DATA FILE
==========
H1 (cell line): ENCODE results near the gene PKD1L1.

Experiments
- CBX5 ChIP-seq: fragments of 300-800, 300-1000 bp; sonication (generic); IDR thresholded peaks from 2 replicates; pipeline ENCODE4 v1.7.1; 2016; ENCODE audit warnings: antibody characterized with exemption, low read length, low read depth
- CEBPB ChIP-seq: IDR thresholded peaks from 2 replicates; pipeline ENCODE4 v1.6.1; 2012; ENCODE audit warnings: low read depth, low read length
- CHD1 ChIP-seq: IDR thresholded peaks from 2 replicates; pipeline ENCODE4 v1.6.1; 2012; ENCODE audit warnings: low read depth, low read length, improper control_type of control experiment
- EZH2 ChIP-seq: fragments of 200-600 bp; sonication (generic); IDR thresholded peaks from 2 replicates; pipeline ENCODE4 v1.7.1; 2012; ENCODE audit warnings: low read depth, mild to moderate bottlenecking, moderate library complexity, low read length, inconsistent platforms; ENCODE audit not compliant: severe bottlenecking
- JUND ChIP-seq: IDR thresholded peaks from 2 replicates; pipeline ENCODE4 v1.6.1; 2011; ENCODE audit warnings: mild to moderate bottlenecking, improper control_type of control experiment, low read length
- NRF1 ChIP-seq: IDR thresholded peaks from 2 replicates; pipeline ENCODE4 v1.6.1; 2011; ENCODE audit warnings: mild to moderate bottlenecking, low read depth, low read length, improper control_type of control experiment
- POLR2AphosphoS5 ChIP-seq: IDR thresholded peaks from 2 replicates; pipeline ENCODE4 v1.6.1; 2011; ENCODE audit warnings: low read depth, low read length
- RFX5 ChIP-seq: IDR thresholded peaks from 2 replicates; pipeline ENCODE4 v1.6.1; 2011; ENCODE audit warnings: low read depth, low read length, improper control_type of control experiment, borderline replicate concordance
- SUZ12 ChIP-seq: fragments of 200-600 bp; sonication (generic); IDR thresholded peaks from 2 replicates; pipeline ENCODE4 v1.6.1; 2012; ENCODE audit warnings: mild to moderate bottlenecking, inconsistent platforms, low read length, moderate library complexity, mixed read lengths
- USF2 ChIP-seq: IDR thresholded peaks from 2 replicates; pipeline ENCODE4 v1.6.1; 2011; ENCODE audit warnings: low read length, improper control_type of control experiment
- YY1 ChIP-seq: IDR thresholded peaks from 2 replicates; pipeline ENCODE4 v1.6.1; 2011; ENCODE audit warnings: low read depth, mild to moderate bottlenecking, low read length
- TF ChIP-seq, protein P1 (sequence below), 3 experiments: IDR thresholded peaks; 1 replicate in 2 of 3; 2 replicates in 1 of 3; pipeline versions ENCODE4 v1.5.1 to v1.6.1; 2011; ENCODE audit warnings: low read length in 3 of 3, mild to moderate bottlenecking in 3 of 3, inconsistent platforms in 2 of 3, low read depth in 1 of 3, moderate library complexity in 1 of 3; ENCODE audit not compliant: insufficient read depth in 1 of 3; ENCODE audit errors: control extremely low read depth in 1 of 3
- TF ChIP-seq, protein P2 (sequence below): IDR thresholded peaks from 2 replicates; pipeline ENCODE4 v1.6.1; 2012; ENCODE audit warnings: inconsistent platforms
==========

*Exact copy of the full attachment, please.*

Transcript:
H1 (cell line): ENCODE results near the gene PKD1L1.

Experiments
- CBX5 ChIP-seq: fragments of 300-800, 300-1000 bp; sonication (generic); IDR thresholded peaks from 2 replicates; pipeline ENCODE4 v1.7.1; 2016; ENCODE audit warnings: antibody characterized with exemption, low read length, low read depth
- CEBPB ChIP-seq: IDR thresholded peaks from 2 replicates; pipeline ENCODE4 v1.6.1; 2012; ENCODE audit warnings: low read depth, low read length
- CHD1 ChIP-seq: IDR thresholded peaks from 2 replicates; pipeline ENCODE4 v1.6.1; 2012; ENCODE audit warnings: low read depth, low read length, improper control_type of control experiment
- EZH2 ChIP-seq: fragments of 200-600 bp; sonication (generic); IDR thresholded peaks from 2 replicates; pipeline ENCODE4 v1.7.1; 2012; ENCODE audit warnings: low read depth, mild to moderate bottlenecking, moderate library complexity, low read length, inconsistent platforms; ENCODE audit not compliant: severe bottlenecking
- JUND ChIP-seq: IDR thresholded peaks from 2 replicates; pipeline ENCODE4 v1.6.1; 2011; ENCODE audit warnings: mild to moderate bottlenecking, improper control_type of control experiment, low read length
- NRF1 ChIP-seq: IDR thresholded peaks from 2 replicates; pipeline ENCODE4 v1.6.1; 2011; ENCODE audit warnings: mild to moderate bottlenecking, low read depth, low read length, improper control_type of control experiment
- POLR2AphosphoS5 ChIP-seq: IDR thresholded peaks from 2 replicates; pipeline ENCODE4 v1.6.1; 2011; ENCODE audit warnings: low read depth, low read length
- RFX5 ChIP-seq: IDR thresholded peaks from 2 replicates; pipeline ENCODE4 v1.6.1; 2011; ENCODE audit warnings: low read depth, low read length, improper control_type of control experiment, borderline replicate concordance
- SUZ12 ChIP-seq: fragments of 200-600 bp; sonication (generic); IDR thresholded peaks from 2 replicates; pipeline ENCODE4 v1.6.1; 2012; ENCODE audit warnings: mild to moderate bottlenecking, inconsistent platforms, low read length, moderate library complexity, mixed read lengths
- USF2 ChIP-seq: IDR thresholded peaks from 2 replicates; pipeline ENCODE4 v1.6.1; 2011; ENCODE audit warnings: low read length, improper control_type of control experiment
- YY1 ChIP-seq: IDR thresholded peaks from 2 replicates; pipeline ENCODE4 v1.6.1; 2011; ENCODE audit warnings: low read depth, mild to moderate bottlenecking, low read length
- TF ChIP-seq, protein P1 (sequence below), 3 experiments: IDR thresholded peaks; 1 replicate in 2 of 3; 2 replicates in 1 of 3; pipeline versions ENCODE4 v1.5.1 to v1.6.1; 2011; ENCODE audit warnings: low read length in 3 of 3, mild to moderate bottlenecking in 3 of 3, inconsistent platforms in 2 of 3, low read depth in 1 of 3, moderate library complexity in 1 of 3; ENCODE audit not compliant: insufficient read depth in 1 of 3; ENCODE audit errors: control extremely low read depth in 1 of 3
- TF ChIP-seq, protein P2 (sequence below): IDR thresholded peaks from 2 replicates; pipeline ENCODE4 v1.6.1; 2012; ENCODE audit warnings: inconsistent platforms